The more you think with your emotions and the more you make
decisions with your emotions, the more you will lose.


If anyone can predict with any accuracy it won’t be you and
if you must predict what is going to happen, don’t put any
money on your bet. Next, if your broker could predict what
was going to happen he/she would not be a broker – they would
be living the life of Riley. If the money is coming out of
the market then for god’s sake take notice. This may be as
close as you get to insider trading.

The stockmarket is like a sport. Everyone wants to see the great players and witness all the action, but not everyone
is going to win the game. It is up to you to learn how to
play the game. You need to learn the rules and learn the
tactics and strategies to help you score more goals.

There are many different plays you can make in the market,
but learning the less risky plays and those that reduce risk
will make you more money.

Less risky to some……using options to make money

Examples might include:

1. Writing puts when the market is going up instead of
buying the stock. If you’re exercised then you can decide
whether to buy the stock or act earlier to prevent the
exercise by closing out your put position when the put price
drops(buy the same put series and close it out).

2. Writing calls over your shares when it looks like the
stock price is ready to fall.

3. Buy calls or puts depending on which way the market is
going. Up market might indicate buying a call to cature the
upside. A falling market may indicate buying a put to capture
the rising value created by people buying protection.

The first strategy many people will see as too risky, but it
really depends on your level of education in options, whether
you can handle the risk and how much spare cash you have to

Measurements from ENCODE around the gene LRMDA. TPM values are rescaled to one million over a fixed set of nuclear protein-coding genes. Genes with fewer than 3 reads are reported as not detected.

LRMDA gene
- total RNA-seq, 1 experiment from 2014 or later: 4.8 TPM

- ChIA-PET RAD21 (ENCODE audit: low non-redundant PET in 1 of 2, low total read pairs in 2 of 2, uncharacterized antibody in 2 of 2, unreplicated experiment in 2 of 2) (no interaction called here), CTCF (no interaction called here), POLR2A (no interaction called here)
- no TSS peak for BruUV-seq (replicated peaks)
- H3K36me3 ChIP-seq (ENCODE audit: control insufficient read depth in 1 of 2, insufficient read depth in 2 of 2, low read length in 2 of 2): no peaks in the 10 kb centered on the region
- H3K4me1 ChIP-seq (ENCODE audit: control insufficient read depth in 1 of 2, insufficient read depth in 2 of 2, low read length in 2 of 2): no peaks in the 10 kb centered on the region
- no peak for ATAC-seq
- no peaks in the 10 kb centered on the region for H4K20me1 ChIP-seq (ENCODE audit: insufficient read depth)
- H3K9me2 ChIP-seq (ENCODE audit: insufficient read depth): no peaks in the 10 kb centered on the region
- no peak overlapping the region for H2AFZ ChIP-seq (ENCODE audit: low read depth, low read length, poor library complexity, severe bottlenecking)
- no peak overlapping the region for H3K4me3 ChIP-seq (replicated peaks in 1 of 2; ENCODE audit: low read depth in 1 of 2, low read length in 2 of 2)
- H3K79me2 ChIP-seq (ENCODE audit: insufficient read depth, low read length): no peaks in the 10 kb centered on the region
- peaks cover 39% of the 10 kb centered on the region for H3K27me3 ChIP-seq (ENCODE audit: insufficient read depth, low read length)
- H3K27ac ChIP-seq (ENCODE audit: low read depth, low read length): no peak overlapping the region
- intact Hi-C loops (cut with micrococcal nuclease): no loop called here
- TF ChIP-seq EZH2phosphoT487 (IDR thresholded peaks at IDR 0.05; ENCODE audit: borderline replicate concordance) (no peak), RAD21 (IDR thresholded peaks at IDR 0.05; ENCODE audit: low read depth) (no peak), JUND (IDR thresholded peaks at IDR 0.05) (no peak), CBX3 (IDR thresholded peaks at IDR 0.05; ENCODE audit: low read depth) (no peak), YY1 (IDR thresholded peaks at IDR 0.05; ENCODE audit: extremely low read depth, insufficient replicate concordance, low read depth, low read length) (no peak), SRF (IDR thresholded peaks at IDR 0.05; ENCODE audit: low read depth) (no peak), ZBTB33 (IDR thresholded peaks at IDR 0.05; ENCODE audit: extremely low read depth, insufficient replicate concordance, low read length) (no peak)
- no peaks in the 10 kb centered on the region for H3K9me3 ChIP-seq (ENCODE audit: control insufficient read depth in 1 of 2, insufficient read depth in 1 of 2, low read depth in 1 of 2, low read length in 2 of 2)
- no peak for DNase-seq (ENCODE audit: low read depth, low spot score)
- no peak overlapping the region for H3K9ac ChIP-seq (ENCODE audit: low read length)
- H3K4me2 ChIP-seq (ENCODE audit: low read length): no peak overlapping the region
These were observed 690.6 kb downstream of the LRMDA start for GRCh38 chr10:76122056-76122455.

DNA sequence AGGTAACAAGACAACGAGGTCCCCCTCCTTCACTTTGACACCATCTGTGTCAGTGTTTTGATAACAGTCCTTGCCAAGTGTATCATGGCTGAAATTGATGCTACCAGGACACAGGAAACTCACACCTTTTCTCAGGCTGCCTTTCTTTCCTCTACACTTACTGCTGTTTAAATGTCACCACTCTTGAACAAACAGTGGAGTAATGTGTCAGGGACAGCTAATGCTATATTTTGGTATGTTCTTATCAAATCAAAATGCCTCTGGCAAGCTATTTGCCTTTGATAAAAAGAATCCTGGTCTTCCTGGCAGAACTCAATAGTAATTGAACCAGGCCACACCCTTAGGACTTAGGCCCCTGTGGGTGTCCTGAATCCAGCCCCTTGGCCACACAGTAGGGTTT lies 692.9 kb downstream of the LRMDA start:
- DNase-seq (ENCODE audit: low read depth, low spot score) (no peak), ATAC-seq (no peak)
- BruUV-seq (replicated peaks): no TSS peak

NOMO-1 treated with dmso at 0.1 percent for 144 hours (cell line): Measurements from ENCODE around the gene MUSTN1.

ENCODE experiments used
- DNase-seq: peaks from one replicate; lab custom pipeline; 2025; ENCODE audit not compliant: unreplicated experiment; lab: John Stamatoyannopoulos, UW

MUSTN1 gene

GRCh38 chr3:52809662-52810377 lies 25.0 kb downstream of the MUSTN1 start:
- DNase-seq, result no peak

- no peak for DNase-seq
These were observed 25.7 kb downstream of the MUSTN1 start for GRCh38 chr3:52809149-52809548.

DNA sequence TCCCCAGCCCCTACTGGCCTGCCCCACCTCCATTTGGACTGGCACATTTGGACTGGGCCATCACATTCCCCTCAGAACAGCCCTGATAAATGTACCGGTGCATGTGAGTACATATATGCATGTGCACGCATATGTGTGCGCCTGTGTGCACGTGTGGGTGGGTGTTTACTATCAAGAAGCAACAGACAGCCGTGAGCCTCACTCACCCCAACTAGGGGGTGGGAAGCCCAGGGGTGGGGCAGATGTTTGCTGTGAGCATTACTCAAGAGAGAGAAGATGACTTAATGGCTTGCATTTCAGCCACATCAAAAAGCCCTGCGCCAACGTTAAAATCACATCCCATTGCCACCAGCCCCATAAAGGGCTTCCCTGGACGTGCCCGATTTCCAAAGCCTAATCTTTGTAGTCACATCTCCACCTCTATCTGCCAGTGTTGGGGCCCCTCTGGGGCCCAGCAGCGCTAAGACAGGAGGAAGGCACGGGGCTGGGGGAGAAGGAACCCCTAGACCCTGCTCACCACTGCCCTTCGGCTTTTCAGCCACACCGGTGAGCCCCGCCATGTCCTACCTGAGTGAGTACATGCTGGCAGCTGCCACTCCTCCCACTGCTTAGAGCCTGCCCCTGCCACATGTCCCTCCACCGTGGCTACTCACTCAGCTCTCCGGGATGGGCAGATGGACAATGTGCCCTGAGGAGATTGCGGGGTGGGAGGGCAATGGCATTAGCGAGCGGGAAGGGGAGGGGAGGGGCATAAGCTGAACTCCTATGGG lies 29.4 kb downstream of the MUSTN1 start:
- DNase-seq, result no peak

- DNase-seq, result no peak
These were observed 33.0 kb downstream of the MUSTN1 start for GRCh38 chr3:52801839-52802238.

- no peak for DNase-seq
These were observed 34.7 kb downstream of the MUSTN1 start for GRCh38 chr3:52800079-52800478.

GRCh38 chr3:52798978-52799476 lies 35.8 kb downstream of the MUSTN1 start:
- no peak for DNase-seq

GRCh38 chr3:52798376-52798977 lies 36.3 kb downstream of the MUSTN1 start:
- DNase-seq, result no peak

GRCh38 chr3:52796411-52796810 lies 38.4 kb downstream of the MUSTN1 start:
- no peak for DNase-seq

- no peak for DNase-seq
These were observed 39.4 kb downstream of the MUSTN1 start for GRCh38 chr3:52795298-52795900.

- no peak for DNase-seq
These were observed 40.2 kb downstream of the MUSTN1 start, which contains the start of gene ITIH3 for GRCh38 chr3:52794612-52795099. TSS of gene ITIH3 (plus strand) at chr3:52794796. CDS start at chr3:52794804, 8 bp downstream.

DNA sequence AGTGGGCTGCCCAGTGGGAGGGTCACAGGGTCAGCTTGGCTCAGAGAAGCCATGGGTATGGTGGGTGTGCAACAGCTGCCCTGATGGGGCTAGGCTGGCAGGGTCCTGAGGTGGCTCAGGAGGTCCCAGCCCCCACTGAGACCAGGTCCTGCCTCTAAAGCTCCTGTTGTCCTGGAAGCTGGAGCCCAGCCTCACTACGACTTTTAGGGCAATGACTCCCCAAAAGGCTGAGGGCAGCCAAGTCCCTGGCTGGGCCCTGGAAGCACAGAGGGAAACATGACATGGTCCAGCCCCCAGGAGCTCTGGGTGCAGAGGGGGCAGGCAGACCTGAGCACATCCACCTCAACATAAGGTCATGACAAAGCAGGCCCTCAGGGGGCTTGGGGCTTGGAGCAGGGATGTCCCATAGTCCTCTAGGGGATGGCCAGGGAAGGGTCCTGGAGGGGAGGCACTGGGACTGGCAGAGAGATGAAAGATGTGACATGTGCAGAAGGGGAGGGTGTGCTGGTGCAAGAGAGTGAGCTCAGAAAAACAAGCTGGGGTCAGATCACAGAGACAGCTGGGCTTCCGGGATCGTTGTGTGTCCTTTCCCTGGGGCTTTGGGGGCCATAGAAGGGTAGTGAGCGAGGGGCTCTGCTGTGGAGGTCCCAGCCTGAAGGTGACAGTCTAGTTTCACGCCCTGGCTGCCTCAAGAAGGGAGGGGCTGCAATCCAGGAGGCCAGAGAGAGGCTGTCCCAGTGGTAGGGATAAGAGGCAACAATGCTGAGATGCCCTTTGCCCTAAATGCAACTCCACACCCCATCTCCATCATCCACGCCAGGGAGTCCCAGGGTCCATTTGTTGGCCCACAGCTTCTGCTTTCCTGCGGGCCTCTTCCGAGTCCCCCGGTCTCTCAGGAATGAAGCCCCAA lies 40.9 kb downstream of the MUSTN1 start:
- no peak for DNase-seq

meet your obligation if your puts are exercised. If the total
cost of exercise is $50 000 and you have the money then in the
case you do get exercised you will be able to buy the shares.

Get protection for your shares

Buy Puts
Let’s say you protect your position by buying a put, then if
the price drops you will cap your loss, or alternatively, you
could sell the put/s, which may result in a profit and thus
make up for any lost value in the share. Covering your position
may be an on-going requirement. There will always be a price to
pay – that’s life!

Making money buying puts

Write Puts
If you write puts then you’ll be obliged to buy the stock in
the event you are exercised and so having sufficient cash is
essential. You can also buy another series to cap your
potential loss to the spread between the two series.

If you wrote $10.00 puts and bought $9.50 puts your loss would
be partly covered by having that cover if the price drifted

So we can make what looks risky, less risky, by knowing more
about what is possible and then choosing our exit strategy. If
I am exercised my contingency plan might be to write calls over
my new shares and if I preferred, I could go back to put
writing, by letting myself be exercised.

If I wanted to keep the shares then I would write calls that
are further out of the money. I can even buy calls in a
different series so that in the case the share price goes up I
capture some of the increase, or I can cancel the contract by
buying calls in the same series.